The History of the Parish of Saint Joseph
Washington, New Jersey
The history of St Joseph’s Parish follows what might be called the customary pattern of most parishes in the United States of America. It comprises, from the first visit of Father Farmer, S.J., down to the present time, a record of the expansion of Our Blessed Lord’s spiritual kingdom in this small territory of Warren County in the Diocese of Trenton, NJ. It manifests the abundance of spiritual blessings that have been bestowed by Almighty God upon priests and people attached to this parish during the seventy-five years of its existence.
The earliest records of Catholicity in this territory date back to the year of the Declaration of Independence. In the month of October, 1176, Father Farmer, S.J., with headquarters at St. Joseph’s Church, Willing’s Alley, Philadelphia, visited Changewater Furnace, a few miles from the present church, where in Revolutionary War Days a charcoal iron forge and furnace was located, and there baptized John William Call on October 17th. He returned again in the 1781 and on May 17th baptized William Sary. On May 29th, he baptized Margaret Robin and Hannah Wilson. At that time, the territory which now comprise St. Joseph’s parish was under the care of the Bishop Baltimore. Twenty-seven years later, in the year 1808, this territory came under the jurisdiction of the Bishop of Philadelphia. In the year 1853, Washington came under the jurisdiction of the first Bishop of Newark, the saintly Mother Seton. For a period of twenty-eight years, Washington was under the care of the Bishops of Newark, until the year of 1881, when on November 1st, exactly one hundred years after the last recorded visit of Father Farmer, S.J., the Most Reverend Michael Joseph O’Farrell was consecrated the first Bishop of Trenton.
It is unfortunate that very few records are available in regard to the early history of this territory, but it is well known that Washington itself was on the old King’s Highway, leading northwest through Changewater Furnace to Oxford Furnace and on up the Delaware River Valley through Columbia to the copper mines at Pahaquarry and thence to Millbrook and Wallpack and west over the Delaware River at several ferry points. IT was only natural that Father Farmer and his early brother Jesuits should have followed this trail in search of the early Catholic settles, who had moved north after the closing of the Belgian Glass Works in Salem Co., South Jersey.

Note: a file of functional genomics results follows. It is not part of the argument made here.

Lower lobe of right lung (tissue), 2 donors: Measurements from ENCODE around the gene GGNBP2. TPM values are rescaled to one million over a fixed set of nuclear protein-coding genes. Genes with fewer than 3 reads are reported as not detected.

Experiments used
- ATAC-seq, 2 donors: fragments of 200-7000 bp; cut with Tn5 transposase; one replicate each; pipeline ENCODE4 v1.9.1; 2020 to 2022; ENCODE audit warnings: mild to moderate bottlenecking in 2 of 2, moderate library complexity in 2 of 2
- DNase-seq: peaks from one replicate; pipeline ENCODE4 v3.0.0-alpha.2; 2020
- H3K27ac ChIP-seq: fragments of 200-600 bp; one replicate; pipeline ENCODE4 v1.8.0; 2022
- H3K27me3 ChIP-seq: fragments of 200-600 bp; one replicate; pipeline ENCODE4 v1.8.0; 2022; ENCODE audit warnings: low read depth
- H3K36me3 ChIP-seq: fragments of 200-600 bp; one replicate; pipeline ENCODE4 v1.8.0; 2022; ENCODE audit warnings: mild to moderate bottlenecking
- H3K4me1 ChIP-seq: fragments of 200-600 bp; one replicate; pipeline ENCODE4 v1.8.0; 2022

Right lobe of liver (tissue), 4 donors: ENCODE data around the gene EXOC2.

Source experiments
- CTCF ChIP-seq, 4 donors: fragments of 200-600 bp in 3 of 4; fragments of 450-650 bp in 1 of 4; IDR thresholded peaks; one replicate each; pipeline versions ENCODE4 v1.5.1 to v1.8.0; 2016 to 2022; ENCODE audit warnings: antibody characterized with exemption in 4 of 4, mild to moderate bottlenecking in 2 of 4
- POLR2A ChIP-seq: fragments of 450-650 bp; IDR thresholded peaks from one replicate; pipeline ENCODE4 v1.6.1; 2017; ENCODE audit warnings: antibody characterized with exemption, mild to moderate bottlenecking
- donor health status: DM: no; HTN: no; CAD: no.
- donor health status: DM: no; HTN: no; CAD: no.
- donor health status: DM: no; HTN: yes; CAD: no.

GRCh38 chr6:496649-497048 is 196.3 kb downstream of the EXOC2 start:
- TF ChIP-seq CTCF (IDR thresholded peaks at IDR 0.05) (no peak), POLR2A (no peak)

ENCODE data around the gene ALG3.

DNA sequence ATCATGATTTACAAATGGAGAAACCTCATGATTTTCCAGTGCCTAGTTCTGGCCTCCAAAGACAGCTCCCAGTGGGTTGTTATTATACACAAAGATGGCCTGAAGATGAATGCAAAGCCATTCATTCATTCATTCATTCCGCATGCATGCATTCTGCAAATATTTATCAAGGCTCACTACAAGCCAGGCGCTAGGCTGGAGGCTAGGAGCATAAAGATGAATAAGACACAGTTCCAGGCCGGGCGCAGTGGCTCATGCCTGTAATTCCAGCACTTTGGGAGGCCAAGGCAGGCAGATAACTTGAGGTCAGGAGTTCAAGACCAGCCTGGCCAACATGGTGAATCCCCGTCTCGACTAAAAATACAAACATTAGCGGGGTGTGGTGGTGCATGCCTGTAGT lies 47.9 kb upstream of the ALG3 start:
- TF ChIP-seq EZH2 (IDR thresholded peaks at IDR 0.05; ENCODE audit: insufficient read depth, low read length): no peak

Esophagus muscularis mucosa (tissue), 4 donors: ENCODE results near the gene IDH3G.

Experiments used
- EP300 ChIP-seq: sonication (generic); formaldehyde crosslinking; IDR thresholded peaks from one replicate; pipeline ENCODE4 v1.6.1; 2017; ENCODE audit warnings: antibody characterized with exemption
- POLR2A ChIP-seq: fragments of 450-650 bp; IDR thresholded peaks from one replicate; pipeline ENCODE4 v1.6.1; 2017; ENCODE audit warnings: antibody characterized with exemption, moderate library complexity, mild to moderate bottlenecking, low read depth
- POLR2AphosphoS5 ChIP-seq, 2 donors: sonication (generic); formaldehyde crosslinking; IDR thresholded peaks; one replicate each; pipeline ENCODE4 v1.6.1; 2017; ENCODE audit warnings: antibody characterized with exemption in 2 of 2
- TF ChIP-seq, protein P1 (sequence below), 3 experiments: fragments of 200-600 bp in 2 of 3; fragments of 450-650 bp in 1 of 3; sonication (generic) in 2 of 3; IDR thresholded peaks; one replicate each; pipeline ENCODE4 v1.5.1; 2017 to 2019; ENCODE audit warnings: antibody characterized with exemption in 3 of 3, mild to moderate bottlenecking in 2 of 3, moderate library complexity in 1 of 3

It should be a source of inspiration to all priests and people who live along this frontier trail to know that in several homes, this great pioneer priest, Father Farmer, celebrated Holy Mass and tirelessly administered to the spiritual needs of his scattered flock.
His real name was Ferdinand Steinmeier and he was born in Suabia, Germany, on October 13, 1720. He arrived in Philadelphia June 20th, 1752, and was stationed at Lancaster, PA, for six years. In August, 1758, he was stationed at Philadelphia. From that time until his death twenty-eight years later in October, 1782, most of his labors were in the state of New Jersey. He was one of the prominent men of this time – a co-laborer and subject of Bishop Carroll, a fellow-citizen of Bejamin Franklin and a contemporary of George Washington. He was selected one of the first Trustees of the University of Pennsylvania. His zeal was remarkable and he was indefatigable n his work for souls. Mrs. Corcoran of Philadelphia, who knew Father Farmer well, gives us the following description of him:
‘He was tall and upright, of a ruddy pleasing countenance, graceful in manner and fluent in conversation. He was a welcome guest at the table of Catholics and Protestants. In his disposition, he was gentle, like his Model, yet showing by the bright flash of his light grey eyes, that he could feel for his Master’s Honor and defend His cause.’
It is indeed too bad that much more of the early activities of the priests who undoubtedly visited this territory in pre-Parochial days, have not been recorded for us. There is little doubt that Redemptorists, Franciscans and Augistinians, as well as Jesuits passed this way to seek out and help those scattered souls whom we might call the pioneers in the extension of God’s kingdom in these United States.
The Diocese of Newark, involving the entire State of New Jersey was established in the year 1853 from that time on, the territory now comprising St. Joseph’s parish, was attended by Diocesan priests. St. Ann’s parish at Hampton Junction was established in the year 1859 with a resident pastor who took care of Washington as a mission. Three priests came in succession, as they were appointed pastors at Hampton Junction. Father Rolland from the year 1861 to 1864, Father Leonard until the year 1869 and Father Francis O’Neil until the establishment of St. Joseph’s parish with its own pastor in the year 1871. These three priests came frequently into Warren County to celebrate Mass in some humble Catholic home in Washington or the surrounding territory. The oldtimers still tell stories of the early Catholic settlers, hardy souls that they were, walking sometimes to Hampton and other times to Oxford to assist at Mass in the respective churches of those villages. Washington had begun to grow. The old Morris Canal, now no longer in use, was in its hey-day. Coal and freight were transferred from the D.L.&W. cars to canal boats at Port Washington. Washington was an important railroad center and a number of railroaders lived here. We were also beginning to assume importance as an organ manufacturing center. Our town, too, had been for years an important trading center for the rich agricultural countryside and the Irish lived in “The Patch.” That was, we might say, back in the days of the famine which drove the Irish to migration, and come of them settled in Washington.
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